Is Amazon.com the Same Everywhere?

A Regional Comparison of Product Diversity on Amazon.com in California and Missouri.

Team Members

Deirdre Murphy, Margaux Reynders, Joana Stockmeyer, Romane Donadini

Contents

Team Members                

Contents                

Summary of Key Findings                

1. Introduction                

2. Initial Data Sets                

3. Research Questions                

4. Methodology                

5. Findings                

6. Discussion                

7. Conclusion                

8. References                


Summary of Key Findings

Amazon.com does provide anonymous users with a different product selection depending on the location they set as their delivery address. In this preliminary research, no specific pattern has been found as to whether Amazon.com  

favors one region over another one in terms of product quality, brand selection or prices. However, each query did return different results for at least one of the four users, each of them having set a different delivery address. The display of the results for each query also differs depending on the location: different ads might be featured, different product arrangement as well. Amazon.com also shows products of different economic values to the different users. However, we did not notice any price discrimination for the same product between the different set regions.

1. Introduction

Amazon is a large international company that uses data to personalise results based on a vast variety of indicators from the user. A study suggests that 35% of the company’s revenue comes from their recommendation system (Mackenzie et al.)  

For this reason, the company’s algorithms learnt to use data to personalise results, and we began to see a shift from uniform results to personalised by default. Today, Amazon search results are the consequence of complex correlations working together based on a great amount of different variables. Also, because these algorithms are continuously changing and moving it is impossible to identify the exact reasons for individual results.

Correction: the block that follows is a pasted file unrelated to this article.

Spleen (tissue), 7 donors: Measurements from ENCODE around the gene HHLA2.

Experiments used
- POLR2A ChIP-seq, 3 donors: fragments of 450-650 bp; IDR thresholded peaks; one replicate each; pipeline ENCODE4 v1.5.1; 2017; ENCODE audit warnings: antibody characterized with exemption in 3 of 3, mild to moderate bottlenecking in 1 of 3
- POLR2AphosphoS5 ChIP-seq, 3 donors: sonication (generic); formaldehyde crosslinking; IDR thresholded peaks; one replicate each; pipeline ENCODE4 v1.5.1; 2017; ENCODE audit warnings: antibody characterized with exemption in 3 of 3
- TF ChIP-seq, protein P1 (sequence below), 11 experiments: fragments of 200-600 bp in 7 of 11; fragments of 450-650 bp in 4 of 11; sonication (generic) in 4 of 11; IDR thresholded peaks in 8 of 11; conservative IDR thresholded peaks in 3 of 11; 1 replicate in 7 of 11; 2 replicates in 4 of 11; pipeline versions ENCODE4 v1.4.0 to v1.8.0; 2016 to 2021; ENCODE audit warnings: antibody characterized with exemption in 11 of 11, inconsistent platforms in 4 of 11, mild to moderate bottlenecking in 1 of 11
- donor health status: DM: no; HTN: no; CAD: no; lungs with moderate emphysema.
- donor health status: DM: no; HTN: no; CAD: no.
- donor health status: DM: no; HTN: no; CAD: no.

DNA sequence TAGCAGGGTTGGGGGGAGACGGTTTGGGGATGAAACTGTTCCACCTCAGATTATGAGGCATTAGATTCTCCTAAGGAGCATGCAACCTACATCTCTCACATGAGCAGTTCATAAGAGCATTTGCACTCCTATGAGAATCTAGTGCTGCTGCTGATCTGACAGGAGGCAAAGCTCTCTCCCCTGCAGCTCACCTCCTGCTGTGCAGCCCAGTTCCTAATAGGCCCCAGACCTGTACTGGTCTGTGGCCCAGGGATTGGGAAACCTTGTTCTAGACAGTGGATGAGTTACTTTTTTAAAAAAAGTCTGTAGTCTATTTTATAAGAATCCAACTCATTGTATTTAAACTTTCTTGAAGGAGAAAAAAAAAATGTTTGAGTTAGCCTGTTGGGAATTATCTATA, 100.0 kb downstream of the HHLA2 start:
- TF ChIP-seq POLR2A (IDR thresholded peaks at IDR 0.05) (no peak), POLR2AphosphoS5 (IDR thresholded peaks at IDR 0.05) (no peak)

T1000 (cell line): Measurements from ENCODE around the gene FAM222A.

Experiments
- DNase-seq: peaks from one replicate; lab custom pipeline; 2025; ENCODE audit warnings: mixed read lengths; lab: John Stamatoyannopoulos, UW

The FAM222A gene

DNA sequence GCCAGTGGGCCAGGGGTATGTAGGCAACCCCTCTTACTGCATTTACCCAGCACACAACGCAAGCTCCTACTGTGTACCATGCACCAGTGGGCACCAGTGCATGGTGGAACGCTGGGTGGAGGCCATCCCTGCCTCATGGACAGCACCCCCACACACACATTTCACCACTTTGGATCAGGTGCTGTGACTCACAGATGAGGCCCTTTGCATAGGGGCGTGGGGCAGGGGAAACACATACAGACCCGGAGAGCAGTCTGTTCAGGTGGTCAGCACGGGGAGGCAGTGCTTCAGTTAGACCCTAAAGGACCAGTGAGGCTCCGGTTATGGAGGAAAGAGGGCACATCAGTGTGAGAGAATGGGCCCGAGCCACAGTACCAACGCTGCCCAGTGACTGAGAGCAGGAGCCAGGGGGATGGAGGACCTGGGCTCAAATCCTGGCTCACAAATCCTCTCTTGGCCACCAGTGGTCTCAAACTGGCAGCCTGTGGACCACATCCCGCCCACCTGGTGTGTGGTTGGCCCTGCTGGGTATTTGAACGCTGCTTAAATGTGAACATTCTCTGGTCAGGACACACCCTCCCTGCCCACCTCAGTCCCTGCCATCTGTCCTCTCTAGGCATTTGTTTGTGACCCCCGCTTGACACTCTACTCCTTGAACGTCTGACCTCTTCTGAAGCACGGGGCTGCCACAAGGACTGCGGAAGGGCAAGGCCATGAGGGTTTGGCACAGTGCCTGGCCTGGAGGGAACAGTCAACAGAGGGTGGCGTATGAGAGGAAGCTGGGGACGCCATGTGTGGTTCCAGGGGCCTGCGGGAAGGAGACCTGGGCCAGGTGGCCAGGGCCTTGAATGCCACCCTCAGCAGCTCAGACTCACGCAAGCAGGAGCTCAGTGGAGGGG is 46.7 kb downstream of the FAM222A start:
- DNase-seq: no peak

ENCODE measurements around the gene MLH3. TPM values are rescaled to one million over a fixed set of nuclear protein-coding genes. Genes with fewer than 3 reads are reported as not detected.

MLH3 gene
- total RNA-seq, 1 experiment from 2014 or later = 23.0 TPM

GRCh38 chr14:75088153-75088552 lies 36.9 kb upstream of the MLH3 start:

According to Gillespie, algorithms play an important role in selecting what information is most relevant to each person (167). Furthermore, search engines enable us to navigate colossal databases of information, and “recommendation algorithms” provide us with items or pieces of information that we might prefer instead of others, “suggesting new or forgotten bits of culture for us to encounter”  

(167). Amazon’s marketing strategy relies on these algorithms to show consumers more personalised and refined results in order to increase the possibility of a sale. But what happens when a user does not have an account, order history, or even data for the platform to track? Is there still diversity and differentiation in the shopping space between different users in different regions? Throughout this project, we wish to investigate what is coined the “cold start problem,”  

which suggests that in order to provide best results, the system needs to have some information about the user (medium.com). By searching different queries with a clean browsing history, Amazon is forced to randomise results as it cannot personalise in the early phases. We seek to examine if these randomised results differ for individual users with clean browsing histories in different regions.

2. Initial Data Sets

We used twelve different data sets. Six of them were collected with a clean search browser for anonymous users and the other six were collected with a browser whose search history had not been cleaned and as logged in users on Amazon.com. For both the clean browser method and the logged-in one, each of the six data sets corresponds to one of the six queries we made: [playstation], [candle], [mouse], [coffee], [nail polish], [lamp]. In other words, we have a data set for each query for both logged-off and logged-in accounts. All of them contain the search results of the four different anonymous or logged-in users with their corresponding delivery address. Each set has a column for the products’ value, its original price, the applied discount, the pseudo of the user, the number of acquired products -or amount of displayed products for each user-, the product ID, the search ID, the query itself, the saving time, the order of appearance of the product, a thumbnail, a link to the product itself, the average amount for all the displayed products for each query.

We combined the six data sets collected with the clean method in one spreadsheet, and the six data sets collected with the logged-in method in another spreadsheet. We added a column to both of them, displaying which method was used.

3. Research Questions

To what extent is the diversity of products on Amazon.com reflected in different regions?

4. Methodology